‘‘Sitting’ at the foot of the Giara, a basaltic plateau that is home to an unparalleled natural oasis, Setzu is a small agro-pastoral village of little more than 150 inhabitants, the smallest in southern Sardinia and the third smallest in the number of residents of the entire island. Its main income comes from farming and shepherding. It is known for its meats, cheeses, wine, mushrooms and snails: the foundations of local culinary specialties, which visitors can taste in mid-August, at the festivals of the Fregola and of Su Pani Indorau. The town name means ‘old’ (from su becciu, su belzu/elzu or s’etzu). The oldest of the nearby towns, it was part of the Giudicato of Arborea in the Medieval Period.

The town’s territory covers an area of about 250 hectares on the south-west slope of the Giara, as well as the rolling hills of the Marmilla. The town’s symbol is a unique species of wild horse: the Giara horse. They can be observed close up as they gallop through forests of cork, downy and holm oaks, wild olives and Mediterranean shrubs. The area is perfect for horseback riding and biking.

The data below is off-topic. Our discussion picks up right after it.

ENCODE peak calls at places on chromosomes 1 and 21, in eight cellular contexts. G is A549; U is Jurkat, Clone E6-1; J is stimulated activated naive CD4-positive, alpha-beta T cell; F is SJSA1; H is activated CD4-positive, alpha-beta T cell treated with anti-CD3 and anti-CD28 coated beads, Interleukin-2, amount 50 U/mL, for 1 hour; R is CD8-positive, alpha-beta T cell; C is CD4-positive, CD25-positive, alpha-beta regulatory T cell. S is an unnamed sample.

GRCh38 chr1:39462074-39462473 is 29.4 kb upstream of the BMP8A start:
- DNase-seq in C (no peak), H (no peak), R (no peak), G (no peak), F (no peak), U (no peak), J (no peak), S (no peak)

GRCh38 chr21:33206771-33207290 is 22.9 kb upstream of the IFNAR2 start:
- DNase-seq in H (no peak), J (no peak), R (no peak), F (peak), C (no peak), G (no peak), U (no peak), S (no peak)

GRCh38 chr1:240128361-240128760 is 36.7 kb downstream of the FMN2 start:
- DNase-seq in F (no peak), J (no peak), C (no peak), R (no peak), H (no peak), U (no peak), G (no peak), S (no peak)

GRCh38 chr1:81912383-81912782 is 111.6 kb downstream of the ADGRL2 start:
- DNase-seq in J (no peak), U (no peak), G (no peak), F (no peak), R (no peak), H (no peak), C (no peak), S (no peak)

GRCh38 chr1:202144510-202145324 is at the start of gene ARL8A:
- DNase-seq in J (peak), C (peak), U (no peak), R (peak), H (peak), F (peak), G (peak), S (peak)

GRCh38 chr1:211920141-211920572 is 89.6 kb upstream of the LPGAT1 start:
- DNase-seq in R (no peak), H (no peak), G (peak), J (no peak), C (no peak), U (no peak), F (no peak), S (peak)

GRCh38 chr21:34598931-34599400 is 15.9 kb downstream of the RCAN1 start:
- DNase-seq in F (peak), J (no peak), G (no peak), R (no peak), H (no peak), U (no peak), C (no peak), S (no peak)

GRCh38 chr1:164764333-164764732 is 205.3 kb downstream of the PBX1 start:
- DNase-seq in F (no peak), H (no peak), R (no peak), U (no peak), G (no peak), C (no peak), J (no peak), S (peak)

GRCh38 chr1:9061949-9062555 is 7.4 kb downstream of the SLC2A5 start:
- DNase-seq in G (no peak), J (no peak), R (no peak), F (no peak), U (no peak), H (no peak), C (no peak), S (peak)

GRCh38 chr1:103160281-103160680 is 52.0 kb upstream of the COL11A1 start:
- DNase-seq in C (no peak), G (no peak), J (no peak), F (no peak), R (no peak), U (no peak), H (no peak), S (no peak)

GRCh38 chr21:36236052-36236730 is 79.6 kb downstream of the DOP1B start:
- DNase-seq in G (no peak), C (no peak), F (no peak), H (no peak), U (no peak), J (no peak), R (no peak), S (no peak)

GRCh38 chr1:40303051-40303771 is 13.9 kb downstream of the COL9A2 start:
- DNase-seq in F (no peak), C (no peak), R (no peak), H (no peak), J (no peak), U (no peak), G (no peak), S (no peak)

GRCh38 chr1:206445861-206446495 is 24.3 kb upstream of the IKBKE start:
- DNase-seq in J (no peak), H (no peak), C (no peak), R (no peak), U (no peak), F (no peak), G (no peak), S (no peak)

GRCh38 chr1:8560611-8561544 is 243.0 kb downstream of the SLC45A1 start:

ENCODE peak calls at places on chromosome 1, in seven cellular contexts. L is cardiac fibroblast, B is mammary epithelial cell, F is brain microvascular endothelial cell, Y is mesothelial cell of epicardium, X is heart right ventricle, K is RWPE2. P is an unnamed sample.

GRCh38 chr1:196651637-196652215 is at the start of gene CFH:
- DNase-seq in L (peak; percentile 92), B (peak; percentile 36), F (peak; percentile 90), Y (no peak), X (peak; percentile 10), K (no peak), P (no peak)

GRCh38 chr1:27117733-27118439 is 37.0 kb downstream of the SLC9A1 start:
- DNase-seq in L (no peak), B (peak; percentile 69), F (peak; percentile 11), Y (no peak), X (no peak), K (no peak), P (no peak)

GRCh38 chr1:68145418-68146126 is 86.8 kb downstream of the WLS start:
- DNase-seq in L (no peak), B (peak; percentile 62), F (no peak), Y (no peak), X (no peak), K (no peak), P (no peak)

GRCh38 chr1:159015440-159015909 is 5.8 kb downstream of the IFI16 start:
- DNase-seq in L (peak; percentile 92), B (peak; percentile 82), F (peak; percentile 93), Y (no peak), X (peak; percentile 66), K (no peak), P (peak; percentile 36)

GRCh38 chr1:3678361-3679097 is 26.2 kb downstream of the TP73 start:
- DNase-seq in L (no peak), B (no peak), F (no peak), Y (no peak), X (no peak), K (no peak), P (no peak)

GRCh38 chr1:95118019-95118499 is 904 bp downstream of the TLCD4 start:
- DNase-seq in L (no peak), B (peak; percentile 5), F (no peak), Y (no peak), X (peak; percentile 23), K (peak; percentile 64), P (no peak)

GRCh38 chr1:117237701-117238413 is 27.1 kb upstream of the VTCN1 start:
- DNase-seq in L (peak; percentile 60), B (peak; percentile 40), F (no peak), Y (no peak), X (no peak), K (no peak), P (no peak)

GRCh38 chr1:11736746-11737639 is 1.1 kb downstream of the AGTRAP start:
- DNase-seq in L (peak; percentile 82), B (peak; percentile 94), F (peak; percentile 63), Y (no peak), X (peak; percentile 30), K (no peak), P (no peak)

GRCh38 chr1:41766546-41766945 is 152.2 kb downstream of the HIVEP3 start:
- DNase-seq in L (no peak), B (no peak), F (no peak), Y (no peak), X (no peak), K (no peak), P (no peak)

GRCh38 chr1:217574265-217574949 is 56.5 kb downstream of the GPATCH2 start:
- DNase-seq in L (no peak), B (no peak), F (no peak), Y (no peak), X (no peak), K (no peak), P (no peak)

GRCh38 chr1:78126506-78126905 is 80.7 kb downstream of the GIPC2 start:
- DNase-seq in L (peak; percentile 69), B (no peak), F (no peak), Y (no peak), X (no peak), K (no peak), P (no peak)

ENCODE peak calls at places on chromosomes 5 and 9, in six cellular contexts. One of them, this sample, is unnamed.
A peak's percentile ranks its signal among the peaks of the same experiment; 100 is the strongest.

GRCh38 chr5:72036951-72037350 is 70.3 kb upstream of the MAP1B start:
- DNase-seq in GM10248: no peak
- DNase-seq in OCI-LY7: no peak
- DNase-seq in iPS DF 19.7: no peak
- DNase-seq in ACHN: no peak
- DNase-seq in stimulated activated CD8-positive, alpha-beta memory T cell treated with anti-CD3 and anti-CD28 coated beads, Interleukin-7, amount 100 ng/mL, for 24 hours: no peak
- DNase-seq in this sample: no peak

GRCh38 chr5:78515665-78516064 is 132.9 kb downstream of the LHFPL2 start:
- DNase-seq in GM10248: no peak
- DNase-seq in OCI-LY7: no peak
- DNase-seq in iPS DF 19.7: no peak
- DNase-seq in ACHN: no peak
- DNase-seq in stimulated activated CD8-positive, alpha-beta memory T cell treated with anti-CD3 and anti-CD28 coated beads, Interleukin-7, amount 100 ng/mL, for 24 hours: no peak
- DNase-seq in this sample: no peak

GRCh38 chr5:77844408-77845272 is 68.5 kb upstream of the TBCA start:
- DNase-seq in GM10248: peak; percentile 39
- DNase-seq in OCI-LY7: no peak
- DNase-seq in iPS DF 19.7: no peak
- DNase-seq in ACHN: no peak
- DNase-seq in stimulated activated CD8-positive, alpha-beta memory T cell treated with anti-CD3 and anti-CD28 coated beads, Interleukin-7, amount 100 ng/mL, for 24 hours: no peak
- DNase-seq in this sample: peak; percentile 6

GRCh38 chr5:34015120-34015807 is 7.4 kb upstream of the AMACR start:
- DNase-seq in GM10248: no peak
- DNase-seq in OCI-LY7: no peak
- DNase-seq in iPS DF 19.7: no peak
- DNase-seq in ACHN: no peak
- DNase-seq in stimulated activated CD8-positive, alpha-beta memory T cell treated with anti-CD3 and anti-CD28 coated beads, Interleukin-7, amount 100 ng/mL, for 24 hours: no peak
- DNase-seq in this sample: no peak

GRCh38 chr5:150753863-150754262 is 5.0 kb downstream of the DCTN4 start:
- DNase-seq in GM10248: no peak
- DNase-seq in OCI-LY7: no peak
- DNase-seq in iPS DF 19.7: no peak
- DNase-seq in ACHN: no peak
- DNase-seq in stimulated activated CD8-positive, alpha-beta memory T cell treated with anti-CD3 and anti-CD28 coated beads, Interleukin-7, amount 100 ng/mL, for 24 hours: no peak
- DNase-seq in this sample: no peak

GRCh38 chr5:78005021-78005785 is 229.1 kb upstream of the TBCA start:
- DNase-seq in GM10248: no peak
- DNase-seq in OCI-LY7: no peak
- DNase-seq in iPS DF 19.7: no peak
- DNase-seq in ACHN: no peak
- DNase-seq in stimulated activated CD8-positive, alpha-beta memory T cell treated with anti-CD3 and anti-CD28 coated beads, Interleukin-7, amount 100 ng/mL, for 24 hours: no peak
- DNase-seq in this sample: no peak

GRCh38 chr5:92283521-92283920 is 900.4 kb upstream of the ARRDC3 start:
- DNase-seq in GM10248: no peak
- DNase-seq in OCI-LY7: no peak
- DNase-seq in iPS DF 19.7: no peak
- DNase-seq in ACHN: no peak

The town centre has retained its traditional look with stone Campidanese homes, characterised by arched doorways and internal courtyards (lollas). The buildings are arranged around the Parish of San Leonardo, built in the 13th century in Romanesque style. Fallen into ruin, it was rebuilt in the 17th century with obvious Baroque details. Next to the church, stands a bell tower with a square cross section: evidence of the original Romanesque structure. The church’s patron saint is celebrated in early November. The town’s other church is the Church of San Cristoforo. Setzu has close ties to tradition: the community’s most anticipated event is the Feast of Sant’Ignazio da Laconi in late August. The town’s cultural heritage includes the ex-grain bank and the Filo di Memoria multimedia museum, set up in 2011 in a converted historical residence in the heart of the town. It talks about prehistoric archaeology and the history of the town, using tools that include fables, across three rooms. The exhibition route leads visitors in a ‘live encounter’ with the Mother Goddess and Janas in a virtual voyage from 5000 to 3000 BC, a period during which the area was populated, as seen from the Domus de Janas, Domu ‘e s’Orcu and Grutta sa Perda. The remains of Nuragic towers testify to human presence during the Bronze Age. Numerous Roman ceramic items were also found near s’Uraxi Nuraghe. At Corte Muros, sections of walls and roofing dating to the same period were unearthed. While at Nuraxi ‘e Setzu, the ruins of a Roman Imperial village were found.